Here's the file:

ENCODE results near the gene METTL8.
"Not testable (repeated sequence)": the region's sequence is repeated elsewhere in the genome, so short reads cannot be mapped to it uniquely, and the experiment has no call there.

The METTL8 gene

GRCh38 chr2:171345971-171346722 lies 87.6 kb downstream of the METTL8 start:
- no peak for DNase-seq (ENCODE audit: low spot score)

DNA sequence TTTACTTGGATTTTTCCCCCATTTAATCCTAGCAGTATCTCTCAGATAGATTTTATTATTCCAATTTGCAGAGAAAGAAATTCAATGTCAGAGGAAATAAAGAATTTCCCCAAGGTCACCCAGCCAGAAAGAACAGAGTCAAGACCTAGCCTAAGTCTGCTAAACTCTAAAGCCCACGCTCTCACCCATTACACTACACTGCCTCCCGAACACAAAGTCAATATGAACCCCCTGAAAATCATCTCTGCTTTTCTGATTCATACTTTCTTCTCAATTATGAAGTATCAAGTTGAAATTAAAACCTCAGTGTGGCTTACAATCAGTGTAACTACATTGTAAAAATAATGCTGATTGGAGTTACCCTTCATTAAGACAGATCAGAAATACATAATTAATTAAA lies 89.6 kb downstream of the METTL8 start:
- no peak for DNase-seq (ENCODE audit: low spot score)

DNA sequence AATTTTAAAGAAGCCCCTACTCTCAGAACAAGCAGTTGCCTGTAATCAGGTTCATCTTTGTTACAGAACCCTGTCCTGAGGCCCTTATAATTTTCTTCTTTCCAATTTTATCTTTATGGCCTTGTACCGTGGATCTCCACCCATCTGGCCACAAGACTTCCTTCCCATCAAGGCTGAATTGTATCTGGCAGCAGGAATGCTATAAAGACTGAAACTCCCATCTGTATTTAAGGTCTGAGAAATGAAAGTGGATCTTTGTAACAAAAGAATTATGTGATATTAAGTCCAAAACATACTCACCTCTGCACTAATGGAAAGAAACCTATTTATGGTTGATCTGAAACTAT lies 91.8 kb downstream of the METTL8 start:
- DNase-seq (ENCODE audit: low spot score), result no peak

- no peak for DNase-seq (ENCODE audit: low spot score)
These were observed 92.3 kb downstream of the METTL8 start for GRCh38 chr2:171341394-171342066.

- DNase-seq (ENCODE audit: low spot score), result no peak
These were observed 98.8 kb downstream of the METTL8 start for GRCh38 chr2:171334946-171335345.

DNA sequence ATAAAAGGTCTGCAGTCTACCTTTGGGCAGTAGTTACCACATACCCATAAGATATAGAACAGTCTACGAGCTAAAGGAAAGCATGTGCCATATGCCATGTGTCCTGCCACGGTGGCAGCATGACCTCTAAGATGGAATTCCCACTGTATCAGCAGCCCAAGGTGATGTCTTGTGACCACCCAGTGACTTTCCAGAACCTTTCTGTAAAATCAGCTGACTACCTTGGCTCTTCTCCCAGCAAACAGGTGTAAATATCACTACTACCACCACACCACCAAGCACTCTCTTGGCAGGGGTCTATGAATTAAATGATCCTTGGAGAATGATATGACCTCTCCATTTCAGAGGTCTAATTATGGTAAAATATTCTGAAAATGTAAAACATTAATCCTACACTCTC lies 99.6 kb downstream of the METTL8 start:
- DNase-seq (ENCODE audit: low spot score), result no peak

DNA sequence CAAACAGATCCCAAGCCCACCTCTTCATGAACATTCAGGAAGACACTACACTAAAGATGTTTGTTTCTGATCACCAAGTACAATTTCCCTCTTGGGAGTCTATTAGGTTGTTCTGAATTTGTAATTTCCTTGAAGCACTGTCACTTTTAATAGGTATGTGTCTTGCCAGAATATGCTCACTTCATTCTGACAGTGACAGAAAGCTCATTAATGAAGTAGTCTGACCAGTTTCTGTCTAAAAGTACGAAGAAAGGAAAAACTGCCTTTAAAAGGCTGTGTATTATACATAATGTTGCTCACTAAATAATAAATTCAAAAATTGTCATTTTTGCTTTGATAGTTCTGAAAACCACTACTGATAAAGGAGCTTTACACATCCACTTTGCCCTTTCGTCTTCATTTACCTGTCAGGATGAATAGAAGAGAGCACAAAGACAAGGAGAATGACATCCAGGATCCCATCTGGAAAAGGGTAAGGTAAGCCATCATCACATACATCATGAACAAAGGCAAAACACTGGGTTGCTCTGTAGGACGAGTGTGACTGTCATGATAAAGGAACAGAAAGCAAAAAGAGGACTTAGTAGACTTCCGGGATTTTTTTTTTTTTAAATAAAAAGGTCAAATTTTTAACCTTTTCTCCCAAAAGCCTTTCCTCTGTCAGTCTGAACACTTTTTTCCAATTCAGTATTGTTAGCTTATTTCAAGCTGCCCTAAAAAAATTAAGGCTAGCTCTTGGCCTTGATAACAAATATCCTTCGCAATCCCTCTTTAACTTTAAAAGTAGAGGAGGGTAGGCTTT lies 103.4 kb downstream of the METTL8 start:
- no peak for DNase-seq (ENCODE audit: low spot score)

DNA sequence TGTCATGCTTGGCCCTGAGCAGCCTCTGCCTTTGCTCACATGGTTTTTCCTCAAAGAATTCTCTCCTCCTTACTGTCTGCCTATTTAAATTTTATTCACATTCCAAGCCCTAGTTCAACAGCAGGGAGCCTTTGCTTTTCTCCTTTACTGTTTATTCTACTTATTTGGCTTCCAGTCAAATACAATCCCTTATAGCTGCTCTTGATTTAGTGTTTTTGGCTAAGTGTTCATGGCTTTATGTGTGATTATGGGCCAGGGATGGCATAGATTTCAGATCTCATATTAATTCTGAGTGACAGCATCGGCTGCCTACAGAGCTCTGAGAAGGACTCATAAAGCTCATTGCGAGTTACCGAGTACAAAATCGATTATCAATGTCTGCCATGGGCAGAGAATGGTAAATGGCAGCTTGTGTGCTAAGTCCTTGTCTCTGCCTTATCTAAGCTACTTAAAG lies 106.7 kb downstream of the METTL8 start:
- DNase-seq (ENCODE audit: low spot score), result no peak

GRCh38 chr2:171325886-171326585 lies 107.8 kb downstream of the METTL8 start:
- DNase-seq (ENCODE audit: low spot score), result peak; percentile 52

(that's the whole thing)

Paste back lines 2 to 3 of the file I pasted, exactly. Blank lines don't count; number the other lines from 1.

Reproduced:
"Not testable (repeated sequence)": the region's sequence is repeated elsewhere in the genome, so short reads cannot be mapped to it uniquely, and the experiment has no call there.

The METTL8 gene